to smaller customers.
• If the operator shares in underwriting surplus (which many interpret
goes against the maysir principle, where the surplus is used to service
shareholders capital and, in return, the shareholders capital is used to
cover underwriting losses, either as a loan to participants or as outright
transfers, as in Saudi Arabia for those companies that operate under the
cooperative law), there is an inclination to price products conservatively to maximize the operator’s return. Many interpret the sharing of
underwriting surplus as going against the maysir principle.
• If the operator does not share in underwriting surplus and there is less
incentive to produce underwriting surplus, the pressure to underprice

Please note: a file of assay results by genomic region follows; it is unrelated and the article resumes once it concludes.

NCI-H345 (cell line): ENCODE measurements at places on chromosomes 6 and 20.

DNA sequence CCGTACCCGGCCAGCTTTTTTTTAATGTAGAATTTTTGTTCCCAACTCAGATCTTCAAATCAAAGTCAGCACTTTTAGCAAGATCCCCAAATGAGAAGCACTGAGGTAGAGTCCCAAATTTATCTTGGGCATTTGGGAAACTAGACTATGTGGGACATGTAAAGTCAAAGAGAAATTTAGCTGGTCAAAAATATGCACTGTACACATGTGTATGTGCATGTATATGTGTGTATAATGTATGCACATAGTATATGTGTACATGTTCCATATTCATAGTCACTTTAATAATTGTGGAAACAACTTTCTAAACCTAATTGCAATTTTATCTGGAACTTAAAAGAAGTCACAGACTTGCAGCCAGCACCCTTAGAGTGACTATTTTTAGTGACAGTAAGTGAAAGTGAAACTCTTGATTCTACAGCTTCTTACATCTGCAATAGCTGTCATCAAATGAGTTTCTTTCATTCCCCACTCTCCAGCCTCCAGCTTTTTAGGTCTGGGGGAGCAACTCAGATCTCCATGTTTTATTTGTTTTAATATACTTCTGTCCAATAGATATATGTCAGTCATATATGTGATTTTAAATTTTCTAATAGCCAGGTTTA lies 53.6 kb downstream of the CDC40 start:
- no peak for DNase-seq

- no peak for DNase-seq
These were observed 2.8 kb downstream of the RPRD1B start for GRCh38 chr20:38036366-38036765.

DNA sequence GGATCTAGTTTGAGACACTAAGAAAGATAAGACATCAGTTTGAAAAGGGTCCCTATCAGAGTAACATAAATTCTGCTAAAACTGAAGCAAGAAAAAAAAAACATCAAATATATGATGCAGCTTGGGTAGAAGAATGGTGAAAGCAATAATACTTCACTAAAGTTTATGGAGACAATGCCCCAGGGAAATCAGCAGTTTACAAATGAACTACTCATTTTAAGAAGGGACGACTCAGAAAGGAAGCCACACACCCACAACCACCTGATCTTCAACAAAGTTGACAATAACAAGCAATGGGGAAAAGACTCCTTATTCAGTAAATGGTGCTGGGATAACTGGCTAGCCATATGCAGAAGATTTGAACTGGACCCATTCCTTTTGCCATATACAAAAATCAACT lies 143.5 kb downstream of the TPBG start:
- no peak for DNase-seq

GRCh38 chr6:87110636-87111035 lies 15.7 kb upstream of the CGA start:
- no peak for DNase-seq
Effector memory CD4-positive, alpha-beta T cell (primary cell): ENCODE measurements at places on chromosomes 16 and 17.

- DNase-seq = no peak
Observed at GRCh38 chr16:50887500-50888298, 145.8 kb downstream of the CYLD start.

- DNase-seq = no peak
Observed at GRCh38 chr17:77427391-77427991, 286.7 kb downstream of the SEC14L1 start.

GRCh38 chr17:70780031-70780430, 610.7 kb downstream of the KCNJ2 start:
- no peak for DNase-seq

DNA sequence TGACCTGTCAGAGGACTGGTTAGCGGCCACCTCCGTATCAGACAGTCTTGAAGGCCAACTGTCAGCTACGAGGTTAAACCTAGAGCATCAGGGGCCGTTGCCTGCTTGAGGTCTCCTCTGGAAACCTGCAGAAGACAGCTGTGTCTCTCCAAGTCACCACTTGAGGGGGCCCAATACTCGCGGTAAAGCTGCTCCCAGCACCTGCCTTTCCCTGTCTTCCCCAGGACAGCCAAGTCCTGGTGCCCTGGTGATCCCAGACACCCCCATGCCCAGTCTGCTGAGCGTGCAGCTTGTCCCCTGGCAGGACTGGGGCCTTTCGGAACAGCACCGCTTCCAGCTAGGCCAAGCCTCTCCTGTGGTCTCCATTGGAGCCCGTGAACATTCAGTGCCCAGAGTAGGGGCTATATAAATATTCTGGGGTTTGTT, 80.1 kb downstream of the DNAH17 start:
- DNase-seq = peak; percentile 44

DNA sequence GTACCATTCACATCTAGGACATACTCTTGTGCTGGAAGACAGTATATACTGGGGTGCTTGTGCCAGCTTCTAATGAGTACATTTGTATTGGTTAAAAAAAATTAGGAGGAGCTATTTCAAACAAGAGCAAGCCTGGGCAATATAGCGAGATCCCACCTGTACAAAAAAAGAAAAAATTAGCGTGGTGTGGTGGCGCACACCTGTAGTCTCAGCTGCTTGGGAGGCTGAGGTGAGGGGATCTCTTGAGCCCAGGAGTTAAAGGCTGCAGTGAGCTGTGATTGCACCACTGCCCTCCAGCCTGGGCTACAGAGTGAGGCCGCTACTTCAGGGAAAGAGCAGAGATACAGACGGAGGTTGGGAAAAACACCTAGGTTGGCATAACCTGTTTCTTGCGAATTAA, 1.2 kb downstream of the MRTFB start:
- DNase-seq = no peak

can create solvency concerns. This pressure is familiar to commercial
motor insurers, where the agent (in takaful, the “agent” is the operator)
is interested in high turnover, while the insurer (in takaful, the “insurer”
is the risk pool) requires price integrity.
The question of whether a sharia council is required gives rise to a
further way to categorize takaful risk pools:
• Companies only selling takaful with a sharia council
• Companies only selling takaful without a sharia council
• Companies selling a mixed group of both takaful and traditional
roducts (known as “takaful windows”). This last group includes many
mainstream stock insurers who have recognized the opportunities of
takaful but do not wish to establish a separate corporate entity. Some
doubts have been expressed about whether “takaful windows” are truly
A further issue relates to the contingency of a takaful underwriting